Prepping With Disabilities

Prepping With Disabilities

Millions of Americans deal with disabilities every day; in fact, disabilities are more common than many people think. Disabilities make day-to-day life hard on those who have them. However, when it comes to survival, those disabilities don’t have to put you at a disadvantage.

Know Your Limits

People who are disabled generally know what they can and can’t do. In an emergency situation, however, limitations may change — sometimes drastically. Some people may need to think about and understand the possibility that they aren’t able to perform certain tasks.

They may need to consider the challenges they could face by being forced to stay inside their homes or bug-out for extended periods of time. If you’re disabled, you’ll need to understand how you’re going to approach these problems.

By factoring in your disability realistically, you will be better prepared for whatever may come your way.

Birds of a Feather

The “lone wolf” mentality is prevalent in the prepper world. However, having a community that helps itself and those within it is invaluable, especially for people with disabilities as doing everything on your own is extremely difficult.

Whether you have friends that may help you or not, surely your local prepper community will help in any way they can. The prepper community is more than willing to help those in need more often than not. That is, as long as you actually make an attempt yourself rather than just expect them to do everything.

Use Your Strengths

People with disabilities oftentimes think that because of their condition, they are not useful. This simply isn’t true. Physical disabilities can be hard to deal with, and physical labor may be intensive. However, there are plenty of jobs a disabled person can execute in a community to provide useful services.

Perhaps you’re a good gardener, or maybe you’re excellent with a needle and thread. Maybe you have the correct mentality to efficiently and effectively strategize. Everyone has their own strengths, and everyone should play off of them, especially when it comes to surviving.


A person with a disability is going to have much different stockpiling priorities than someone who isn’t disabled. For one, the disabled person may need certain medications or equipment to help them get through the day.

For this reason it’s important for them to stockpile any meds they need and have spare equipment. Medication can be difficult to stock up on but there are options:

  • Talk to your doctor. More often than not, you can get your prescription filled in 3-, or even 6-month, intervals.
  • Talk to your insurance. If your medication is particularly expensive, your provider may be the reason you can’t get a larger prescription. Sometimes your insurance will allow you to receive a larger quantity of meds.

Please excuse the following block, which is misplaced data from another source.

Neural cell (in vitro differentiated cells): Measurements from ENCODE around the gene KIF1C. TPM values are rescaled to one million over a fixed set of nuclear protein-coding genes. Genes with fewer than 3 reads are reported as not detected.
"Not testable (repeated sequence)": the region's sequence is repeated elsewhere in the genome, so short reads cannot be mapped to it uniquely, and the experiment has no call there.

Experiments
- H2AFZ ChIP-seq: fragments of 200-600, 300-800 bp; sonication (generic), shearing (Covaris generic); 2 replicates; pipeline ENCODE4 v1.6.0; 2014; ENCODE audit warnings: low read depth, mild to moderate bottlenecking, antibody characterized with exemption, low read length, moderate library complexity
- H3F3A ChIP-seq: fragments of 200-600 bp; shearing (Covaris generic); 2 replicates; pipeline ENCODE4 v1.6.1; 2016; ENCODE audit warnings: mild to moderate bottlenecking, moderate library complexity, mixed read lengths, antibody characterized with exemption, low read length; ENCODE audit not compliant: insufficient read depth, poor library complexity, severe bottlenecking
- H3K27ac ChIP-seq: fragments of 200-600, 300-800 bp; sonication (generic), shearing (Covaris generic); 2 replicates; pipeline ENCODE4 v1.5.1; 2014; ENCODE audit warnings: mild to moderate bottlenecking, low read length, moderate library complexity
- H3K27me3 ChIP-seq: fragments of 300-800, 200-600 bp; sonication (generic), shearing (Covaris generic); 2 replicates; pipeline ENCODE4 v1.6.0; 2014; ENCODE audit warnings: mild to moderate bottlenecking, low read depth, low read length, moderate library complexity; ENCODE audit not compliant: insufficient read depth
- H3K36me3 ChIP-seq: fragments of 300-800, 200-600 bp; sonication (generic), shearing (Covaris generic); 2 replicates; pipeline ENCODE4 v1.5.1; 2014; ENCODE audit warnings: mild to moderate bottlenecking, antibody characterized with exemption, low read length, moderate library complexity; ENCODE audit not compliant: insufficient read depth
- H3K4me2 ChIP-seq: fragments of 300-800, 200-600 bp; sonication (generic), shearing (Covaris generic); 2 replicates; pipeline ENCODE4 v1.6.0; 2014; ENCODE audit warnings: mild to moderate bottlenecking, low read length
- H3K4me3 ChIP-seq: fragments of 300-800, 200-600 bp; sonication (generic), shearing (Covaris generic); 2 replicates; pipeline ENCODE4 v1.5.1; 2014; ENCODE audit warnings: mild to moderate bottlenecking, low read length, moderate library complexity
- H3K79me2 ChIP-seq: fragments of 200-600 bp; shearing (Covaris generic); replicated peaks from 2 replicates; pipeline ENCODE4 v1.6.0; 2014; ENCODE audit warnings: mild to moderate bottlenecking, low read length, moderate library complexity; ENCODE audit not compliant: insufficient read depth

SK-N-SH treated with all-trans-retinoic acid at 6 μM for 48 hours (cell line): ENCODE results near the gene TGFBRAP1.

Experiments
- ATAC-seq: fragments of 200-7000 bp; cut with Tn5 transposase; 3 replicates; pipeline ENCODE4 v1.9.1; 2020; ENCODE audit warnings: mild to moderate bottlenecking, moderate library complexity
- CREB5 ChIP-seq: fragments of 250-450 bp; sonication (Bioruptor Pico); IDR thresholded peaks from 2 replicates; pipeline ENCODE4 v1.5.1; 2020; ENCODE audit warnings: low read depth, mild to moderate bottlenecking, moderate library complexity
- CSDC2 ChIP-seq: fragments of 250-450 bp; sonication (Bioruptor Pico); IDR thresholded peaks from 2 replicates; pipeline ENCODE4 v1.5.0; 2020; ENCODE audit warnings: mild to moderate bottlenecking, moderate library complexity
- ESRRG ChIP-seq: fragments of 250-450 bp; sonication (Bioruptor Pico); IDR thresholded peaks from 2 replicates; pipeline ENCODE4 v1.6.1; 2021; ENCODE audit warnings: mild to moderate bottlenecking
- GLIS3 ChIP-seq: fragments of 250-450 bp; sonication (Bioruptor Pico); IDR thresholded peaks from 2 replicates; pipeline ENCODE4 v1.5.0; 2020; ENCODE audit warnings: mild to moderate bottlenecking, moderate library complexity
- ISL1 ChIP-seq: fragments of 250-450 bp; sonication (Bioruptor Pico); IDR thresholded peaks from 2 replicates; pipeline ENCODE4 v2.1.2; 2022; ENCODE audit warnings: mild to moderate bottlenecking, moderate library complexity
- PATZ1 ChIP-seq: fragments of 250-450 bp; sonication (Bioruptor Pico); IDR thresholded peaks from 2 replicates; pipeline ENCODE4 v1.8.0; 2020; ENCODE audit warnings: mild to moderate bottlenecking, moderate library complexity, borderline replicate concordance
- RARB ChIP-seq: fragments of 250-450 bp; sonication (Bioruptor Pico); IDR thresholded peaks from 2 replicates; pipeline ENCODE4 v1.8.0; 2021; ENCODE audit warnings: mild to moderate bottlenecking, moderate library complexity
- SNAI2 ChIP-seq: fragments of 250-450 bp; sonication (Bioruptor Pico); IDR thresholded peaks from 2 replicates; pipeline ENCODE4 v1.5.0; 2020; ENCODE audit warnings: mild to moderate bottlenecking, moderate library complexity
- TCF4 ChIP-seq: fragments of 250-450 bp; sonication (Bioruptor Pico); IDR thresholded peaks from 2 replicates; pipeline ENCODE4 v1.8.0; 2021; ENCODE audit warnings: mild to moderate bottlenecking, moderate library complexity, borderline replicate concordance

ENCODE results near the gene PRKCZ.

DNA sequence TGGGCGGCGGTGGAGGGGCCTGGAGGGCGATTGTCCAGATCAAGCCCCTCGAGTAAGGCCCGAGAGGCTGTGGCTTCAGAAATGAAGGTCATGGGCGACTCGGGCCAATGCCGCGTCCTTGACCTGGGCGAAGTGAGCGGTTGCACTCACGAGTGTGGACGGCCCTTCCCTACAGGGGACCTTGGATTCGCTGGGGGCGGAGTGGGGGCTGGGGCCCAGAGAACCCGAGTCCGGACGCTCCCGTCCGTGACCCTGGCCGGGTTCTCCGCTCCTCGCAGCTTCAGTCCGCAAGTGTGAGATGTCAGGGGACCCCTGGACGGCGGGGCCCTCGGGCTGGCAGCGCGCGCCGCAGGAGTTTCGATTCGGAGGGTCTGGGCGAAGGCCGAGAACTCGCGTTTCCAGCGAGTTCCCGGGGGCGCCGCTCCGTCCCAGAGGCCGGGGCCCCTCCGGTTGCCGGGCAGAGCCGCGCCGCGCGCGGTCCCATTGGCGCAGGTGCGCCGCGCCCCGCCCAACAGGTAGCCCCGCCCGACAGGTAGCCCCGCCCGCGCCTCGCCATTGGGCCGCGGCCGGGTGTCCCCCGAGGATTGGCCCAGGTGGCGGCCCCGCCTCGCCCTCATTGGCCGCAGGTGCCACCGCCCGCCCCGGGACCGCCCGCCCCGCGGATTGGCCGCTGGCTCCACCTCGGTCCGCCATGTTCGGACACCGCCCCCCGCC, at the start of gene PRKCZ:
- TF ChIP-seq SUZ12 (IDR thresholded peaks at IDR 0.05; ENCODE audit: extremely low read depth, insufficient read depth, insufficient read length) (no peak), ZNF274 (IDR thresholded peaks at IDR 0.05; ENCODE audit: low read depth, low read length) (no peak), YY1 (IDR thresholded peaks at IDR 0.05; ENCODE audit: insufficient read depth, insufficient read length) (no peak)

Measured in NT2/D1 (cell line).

• You can usually refill your prescription up to one week early. Take advantage of this; it may not seem like much, but you’ll have a stockpile over time.

As for medical equipment such as hearing aids, inhalers, nebulizers and syringes, you can stock up on over time as well. For hearing aids and glucose monitors, you can likely stock up on the correct batteries for them. Try to have one or two extras just in case.


Some people have disabilities that require powered equipment. Electric wheelchairs and life-saving equipment often need power to charge or operate. Backup generators are a great option, but they require you to stock up on fuel to operate them.

Think about installing a permanent standby generator that will automatically kick on when your power fails; these often run off of natural gas or LP gas.

An alternative generator may also be a good choice for in case you lose connection to the grid. Solar-powered generators are becoming more efficient and more popular.

Furry Friends

Many disabled people have service animals to help them in their everyday lives. These animals are going to have needs as well. Food and water are absolutely necessary, just as they are for us. Think about having spare leashes, collars and harnesses as well.

Consider toys and treats as well; even in a survival situation, it’s good to unwind and enjoy the moment.

Disabilities can make life difficult, which a disaster could easily multiply. However, those who are disabled aren’t helpless; even if they can’t do everything on their own, there are plenty of people who will help them. Still, they still need to make the effort to survive and to get the best chance at survival. They need to prepare, just as we all do.

Check out how you can prep with older family members in mind. They deserve a fighting chance too!

Copyright 2021,